Taking the Uluru Statement to the classrooms


17 April 2023

I have been a member of the trade union movement since I commenced my working life at the port of Darwin at 17 years of age. It is there on the wharves, through the Maritime Union of Australia (MUA), that I learned of the value of using the leverage of unity. I have seen individual workers uniting to make change at the workplace level; I have seen ports and state branches uniting to make change at the state level; and I have seen trade unions themselves, united in very specific campaigns to make major, lasting, national change that benefits all workers.

The union movement has won many a battle for workers, from wharfies to teachers, and social justice for all. We have brought our society from one in which workers were mere servants, punished for disobeying the master – we have come from a place where children were forced to labour in harsh conditions and First Nations people were slaves – to a society that now enjoys universal health care, weekends, various loadings, allowances and legislated rights. Each of these wins for the union movement and society were maligned by employers and right-wing politicians who warned of impending doom from our success. But their claims of Armageddon, should these changes happen, have been thoroughly proved as selfish fearmongering.

Workers and their communities have progressed so far because unions are organised at many levels, including at the highest political level, since the establishment of the Australian Labor Party. The working class has progressed because we have built strong and unapologetically representative structures that can influence laws and policies, and hold employers and politicians to account.

We are always under attack because of this.

I was a 20-year-old wharfie when prime minister John Howard colluded with the National Farmers Federation to silence the voice of maritime workers. In the middle of the night in April 1998, Patrick Stevedores sent balaclava-clad mercenaries onto wharves around the country to physically drag us from our workplaces, locking us out of our livelihoods. It was part of the Howard government’s grand plan to silence all workers by destroying their unions.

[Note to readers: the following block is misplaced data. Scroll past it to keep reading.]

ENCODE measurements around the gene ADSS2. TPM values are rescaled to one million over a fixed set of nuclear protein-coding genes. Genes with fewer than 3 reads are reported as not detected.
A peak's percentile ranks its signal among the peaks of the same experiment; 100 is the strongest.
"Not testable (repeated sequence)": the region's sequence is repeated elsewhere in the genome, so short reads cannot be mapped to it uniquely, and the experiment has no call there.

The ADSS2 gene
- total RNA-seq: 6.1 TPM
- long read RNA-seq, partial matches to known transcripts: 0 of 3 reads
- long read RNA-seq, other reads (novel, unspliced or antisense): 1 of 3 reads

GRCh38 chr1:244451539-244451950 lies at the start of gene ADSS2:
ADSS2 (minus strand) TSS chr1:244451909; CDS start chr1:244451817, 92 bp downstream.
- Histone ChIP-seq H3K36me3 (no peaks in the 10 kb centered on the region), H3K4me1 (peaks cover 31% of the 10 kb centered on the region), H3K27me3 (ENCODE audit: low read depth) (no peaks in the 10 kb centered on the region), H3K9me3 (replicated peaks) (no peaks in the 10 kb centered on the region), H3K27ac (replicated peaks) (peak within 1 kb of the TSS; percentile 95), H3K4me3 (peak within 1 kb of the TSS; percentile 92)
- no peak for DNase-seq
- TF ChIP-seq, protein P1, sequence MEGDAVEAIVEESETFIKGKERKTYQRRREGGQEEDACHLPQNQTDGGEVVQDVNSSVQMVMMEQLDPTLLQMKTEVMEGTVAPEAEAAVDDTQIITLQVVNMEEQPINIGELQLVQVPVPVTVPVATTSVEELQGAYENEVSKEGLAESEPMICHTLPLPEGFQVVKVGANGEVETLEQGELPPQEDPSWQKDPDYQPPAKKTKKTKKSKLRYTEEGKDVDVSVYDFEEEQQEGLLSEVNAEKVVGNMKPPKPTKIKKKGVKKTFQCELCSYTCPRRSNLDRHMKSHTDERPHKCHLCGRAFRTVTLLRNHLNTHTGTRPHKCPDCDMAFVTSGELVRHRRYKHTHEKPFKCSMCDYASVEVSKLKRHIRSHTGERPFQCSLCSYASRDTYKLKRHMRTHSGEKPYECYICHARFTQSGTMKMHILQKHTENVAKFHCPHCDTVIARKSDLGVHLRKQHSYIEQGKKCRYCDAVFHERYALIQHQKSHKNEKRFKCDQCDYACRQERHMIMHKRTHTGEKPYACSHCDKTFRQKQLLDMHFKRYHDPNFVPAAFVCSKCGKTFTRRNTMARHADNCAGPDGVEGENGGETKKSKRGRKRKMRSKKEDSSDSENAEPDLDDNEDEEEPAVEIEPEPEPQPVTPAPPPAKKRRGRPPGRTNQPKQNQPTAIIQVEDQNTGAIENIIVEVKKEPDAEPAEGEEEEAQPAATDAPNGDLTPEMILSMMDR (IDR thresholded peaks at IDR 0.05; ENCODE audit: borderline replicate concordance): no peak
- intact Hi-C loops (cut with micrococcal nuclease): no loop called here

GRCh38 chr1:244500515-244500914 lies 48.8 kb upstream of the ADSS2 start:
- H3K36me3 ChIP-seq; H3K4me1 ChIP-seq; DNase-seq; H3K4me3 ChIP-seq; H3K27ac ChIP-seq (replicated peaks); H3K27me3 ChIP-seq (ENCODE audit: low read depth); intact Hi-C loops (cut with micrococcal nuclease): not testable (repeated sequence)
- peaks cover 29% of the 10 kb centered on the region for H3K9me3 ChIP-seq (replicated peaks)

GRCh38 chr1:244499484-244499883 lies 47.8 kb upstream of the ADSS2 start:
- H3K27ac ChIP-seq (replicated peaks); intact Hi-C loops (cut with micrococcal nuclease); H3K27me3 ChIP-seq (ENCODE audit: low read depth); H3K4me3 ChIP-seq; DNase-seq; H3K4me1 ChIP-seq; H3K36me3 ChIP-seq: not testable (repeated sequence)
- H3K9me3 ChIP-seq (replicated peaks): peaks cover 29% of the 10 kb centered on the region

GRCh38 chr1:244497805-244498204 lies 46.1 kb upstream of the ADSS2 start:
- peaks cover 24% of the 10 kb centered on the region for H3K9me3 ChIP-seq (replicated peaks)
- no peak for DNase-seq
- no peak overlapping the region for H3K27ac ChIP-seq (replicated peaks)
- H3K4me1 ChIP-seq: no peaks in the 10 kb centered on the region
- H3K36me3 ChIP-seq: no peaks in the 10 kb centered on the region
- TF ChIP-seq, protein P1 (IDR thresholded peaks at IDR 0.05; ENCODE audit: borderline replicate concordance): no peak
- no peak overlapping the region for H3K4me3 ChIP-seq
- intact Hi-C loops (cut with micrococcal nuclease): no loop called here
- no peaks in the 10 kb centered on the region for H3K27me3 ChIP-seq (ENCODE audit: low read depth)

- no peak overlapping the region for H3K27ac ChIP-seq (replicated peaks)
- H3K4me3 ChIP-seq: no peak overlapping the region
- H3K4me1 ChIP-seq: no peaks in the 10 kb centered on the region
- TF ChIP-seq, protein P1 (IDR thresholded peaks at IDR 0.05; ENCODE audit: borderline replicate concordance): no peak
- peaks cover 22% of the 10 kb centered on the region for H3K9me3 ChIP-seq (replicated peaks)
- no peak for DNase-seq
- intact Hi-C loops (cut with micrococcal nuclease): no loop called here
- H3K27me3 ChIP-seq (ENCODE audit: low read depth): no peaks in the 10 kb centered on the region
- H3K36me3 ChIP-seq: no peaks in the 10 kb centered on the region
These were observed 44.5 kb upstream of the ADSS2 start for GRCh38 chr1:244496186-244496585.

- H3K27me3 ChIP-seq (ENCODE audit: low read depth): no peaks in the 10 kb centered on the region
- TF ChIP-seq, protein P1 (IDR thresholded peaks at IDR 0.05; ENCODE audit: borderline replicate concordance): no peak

Howard failed to destroy the MUA. Because of our long-standing structure, discipline, financial resources and the leverage of unity that the union movement had, after several months of battle on the streets and in the courts, we victoriously marched back onto the wharves to work.

Howard did succeed in his efforts to silence the voices of many Aboriginal and Torres Strait Islander peoples. He attacked the Aboriginal and Torres Strait Islander Commission (ATSIC), a representative Voice for First Nations people. He used its flaws as a weapon, instead of dealing with its issues and building on its strengths. Since ATSIC was silenced, we have seen the Northern Territory Emergency Response, or Intervention, we have seen hundreds of millions of dollars misdirected away from the communities and services that are needed, and we have seen the gap between Indigenous and non-Indigenous citizens widen. Divided, we suffer.

A major achievement

I have briefly described how unions have achieved great progress for workers and society in general because it is one of the ways I understand the significance of establishing a constitutionally enshrined First Nations Voice to Parliament, as called for in the Uluru Statement. It is also how I understand that at Uluru the 250 delegates from throughout the Australian continent, who shaped and endorsed the Uluru Statement, made the right decision, prioritising the Voice in our proposed sequence of change.

Before I go on, it is worth briefly recapping how the Uluru Statement came to be, and what has happened since.

The Uluru Statement is an unprecedented national Aboriginal and Torres Strait Islander consensus that came from the rare opportunity – an opportunity only achieved through relentless advocacy – to conduct a well-resourced and intensive series of dialogues culminating in a national constitutional convention at Uluru.